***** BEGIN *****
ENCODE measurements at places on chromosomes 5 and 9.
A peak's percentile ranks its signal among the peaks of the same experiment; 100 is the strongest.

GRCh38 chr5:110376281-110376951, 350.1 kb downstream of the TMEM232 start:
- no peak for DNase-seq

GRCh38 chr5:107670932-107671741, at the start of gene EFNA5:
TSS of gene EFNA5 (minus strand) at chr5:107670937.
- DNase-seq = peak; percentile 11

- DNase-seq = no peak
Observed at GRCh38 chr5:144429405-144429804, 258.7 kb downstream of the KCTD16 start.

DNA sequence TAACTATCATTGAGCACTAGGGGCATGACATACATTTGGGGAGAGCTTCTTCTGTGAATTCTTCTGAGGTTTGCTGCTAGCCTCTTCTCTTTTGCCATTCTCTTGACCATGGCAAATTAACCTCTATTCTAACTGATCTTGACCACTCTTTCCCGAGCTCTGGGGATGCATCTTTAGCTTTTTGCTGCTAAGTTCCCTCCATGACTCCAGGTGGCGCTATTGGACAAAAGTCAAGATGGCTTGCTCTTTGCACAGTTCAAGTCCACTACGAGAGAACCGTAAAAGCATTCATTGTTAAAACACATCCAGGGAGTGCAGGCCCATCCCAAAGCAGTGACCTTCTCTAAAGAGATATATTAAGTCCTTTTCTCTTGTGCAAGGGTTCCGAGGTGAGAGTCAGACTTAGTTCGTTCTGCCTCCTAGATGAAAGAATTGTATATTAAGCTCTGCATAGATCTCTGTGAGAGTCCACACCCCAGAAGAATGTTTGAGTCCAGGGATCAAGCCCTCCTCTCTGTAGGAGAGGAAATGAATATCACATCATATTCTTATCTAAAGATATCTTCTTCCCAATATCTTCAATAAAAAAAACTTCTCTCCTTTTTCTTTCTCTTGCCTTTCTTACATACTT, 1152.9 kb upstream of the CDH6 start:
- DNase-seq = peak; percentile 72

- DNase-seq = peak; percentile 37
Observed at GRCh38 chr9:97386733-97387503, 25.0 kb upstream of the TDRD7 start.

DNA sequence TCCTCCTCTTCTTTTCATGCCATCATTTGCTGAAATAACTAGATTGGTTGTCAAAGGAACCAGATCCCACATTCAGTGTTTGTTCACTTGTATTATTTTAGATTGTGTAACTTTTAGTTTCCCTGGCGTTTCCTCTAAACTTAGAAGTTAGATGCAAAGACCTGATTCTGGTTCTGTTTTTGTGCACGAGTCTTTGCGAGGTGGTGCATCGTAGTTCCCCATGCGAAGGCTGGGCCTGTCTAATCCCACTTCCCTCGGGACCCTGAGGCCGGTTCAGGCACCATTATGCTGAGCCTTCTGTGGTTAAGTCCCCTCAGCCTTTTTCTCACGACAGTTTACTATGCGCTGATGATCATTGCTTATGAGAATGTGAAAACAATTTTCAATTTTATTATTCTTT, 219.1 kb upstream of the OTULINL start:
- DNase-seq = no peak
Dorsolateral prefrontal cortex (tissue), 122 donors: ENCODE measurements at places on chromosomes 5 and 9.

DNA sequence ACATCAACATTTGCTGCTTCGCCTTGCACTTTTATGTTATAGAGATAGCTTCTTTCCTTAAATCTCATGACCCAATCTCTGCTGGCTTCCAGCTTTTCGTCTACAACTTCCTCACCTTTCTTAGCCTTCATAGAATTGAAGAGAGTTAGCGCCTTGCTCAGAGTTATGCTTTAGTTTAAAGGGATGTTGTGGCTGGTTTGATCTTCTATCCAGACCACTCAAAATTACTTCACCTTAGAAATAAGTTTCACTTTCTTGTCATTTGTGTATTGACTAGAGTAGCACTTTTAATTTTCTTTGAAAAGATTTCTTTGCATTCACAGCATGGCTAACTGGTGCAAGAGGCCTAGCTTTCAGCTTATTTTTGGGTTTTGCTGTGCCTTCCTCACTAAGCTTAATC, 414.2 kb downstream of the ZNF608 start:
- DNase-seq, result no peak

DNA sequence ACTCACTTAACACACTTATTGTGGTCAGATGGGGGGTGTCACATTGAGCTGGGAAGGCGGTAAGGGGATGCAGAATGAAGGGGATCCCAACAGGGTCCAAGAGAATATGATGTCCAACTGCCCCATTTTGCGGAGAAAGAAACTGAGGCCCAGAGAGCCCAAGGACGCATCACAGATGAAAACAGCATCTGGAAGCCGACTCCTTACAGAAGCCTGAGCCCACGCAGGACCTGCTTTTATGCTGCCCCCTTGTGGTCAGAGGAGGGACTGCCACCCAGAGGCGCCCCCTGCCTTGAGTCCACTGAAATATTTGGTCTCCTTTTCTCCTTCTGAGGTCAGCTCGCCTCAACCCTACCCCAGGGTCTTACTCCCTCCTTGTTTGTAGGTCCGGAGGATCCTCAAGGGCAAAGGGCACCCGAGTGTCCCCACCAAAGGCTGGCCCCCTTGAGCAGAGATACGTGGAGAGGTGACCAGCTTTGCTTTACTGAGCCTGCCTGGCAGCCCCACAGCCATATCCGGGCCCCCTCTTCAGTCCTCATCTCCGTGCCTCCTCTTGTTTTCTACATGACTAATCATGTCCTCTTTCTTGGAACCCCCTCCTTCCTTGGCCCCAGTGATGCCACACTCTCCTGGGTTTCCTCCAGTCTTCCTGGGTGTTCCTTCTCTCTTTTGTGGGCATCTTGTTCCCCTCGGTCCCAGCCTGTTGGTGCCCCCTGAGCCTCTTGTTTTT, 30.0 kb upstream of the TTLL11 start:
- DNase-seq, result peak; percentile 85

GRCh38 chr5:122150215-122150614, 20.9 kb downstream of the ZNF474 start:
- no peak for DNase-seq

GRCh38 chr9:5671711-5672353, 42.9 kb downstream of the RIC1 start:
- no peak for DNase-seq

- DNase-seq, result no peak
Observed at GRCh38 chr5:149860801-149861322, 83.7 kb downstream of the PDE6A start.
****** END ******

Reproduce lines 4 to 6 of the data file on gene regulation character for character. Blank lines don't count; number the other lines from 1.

- no peak for DNase-seq

GRCh38 chr5:107670932-107671741, at the start of gene EFNA5:
TSS of gene EFNA5 (minus strand) at chr5:107670937.